Employees and Employers Must Make Tough Benefit Decisions Together
Employers refer to it as the employee benefits package, but most benefit designs address each type of benefit separately. In fact, most benefit programs divide benefits information into three or four categories. You have your health insurance benefits that include medical, dental, and vision and insurance and health accounts. You also have your welfare benefits such as life and disability insurance and other ancillary benefits. Additionally, you may have a separate wellness program. And finally, you have your retirement savings benefits.
Management expects employees to choose benefits from each section of the benefits package. No thought is given to the fact employees cannot afford to pay for a comprehensive benefits package. But in reality, many employees find it difficult to pay health insurance premiums and out of pocket medical costs and contribute to a retirement plan. For some, it is one or the other.
Benefit pros need to design their benefit programs as an entire package. They also need to acknowledge the economic challenges some employees face when making benefit plan elections. They should then develop an approach to address these challenges.
Designing A Benefits Program With Employee Finances in Mind
Have a philosophy about your benefits program. Is your goal to offer just some of everything or are some benefits more important than others? Do you view your benefits program as just away to attract or retain employees or are you interested in their financial wellbeing? Think about what kind of benefits program you want to offer and make sure all of your decisions about which plans to offer and their cost support your philosophy.
Let employees know that there are trade offs and help them prioritize their benefit selections. It is hard for some employees to understand the importance of putting money towards future benefits like retirement when they also have to pay for health insurance today. They may feel that it is one or the other instead of both. Help them make better decisions by proving support tools that can estimate the costs of various benefit combinations.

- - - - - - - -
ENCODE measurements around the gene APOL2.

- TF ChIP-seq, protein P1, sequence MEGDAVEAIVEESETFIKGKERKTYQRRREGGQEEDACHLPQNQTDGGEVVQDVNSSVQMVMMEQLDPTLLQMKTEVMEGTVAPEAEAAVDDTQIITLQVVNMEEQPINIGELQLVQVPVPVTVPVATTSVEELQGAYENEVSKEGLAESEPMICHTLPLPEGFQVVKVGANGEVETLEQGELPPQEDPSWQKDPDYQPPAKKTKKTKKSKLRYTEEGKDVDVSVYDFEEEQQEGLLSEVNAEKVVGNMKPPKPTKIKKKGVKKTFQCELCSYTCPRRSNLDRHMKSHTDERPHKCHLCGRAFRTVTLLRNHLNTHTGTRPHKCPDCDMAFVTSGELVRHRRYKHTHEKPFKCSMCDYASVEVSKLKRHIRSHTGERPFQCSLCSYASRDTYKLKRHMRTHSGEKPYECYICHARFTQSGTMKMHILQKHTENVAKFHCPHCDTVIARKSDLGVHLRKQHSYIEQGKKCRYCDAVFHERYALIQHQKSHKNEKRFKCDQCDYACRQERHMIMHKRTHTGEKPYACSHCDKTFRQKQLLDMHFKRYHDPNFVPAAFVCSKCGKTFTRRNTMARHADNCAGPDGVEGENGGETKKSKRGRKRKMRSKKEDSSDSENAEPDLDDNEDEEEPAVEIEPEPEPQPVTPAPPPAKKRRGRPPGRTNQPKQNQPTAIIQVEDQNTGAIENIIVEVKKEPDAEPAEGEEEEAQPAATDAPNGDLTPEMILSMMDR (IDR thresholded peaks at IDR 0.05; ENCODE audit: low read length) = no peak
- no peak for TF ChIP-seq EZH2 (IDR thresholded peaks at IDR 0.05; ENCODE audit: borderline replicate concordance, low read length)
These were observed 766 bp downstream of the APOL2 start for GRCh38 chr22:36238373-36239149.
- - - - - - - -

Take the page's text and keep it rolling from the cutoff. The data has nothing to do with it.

Work with management to ensure that there is an equitable distribution of resources to each section of the benefits program. This balance may need constant adjustment as the workplace and larger economy changes. Stress that the benefits program is one large pot of money not two separate pots for retirement and everything else.
Provide extra help to those who need it. Some employers charge low-wage workers less for health insurance coverage. They recognize that a person making $28,000 a year cannot afford to pay the same health insurance premiums and out of pocket costs as someone who makes ten times that. Not everyone agrees with these types of programs because an individual's income may not be the same as their household income. But at least these programs recognize that even a subsidized workplace benefits package may not be affordable for all workers.
As more and more employers pass on health insurance cost increases to employees, not every employee will choose to pay for health insurance and contribute to a retirement plan. Many simply will not be able to afford to do both. Employers must find the right mix of benefit plan funding that allows all employees the protection of health coverage and retirement savings.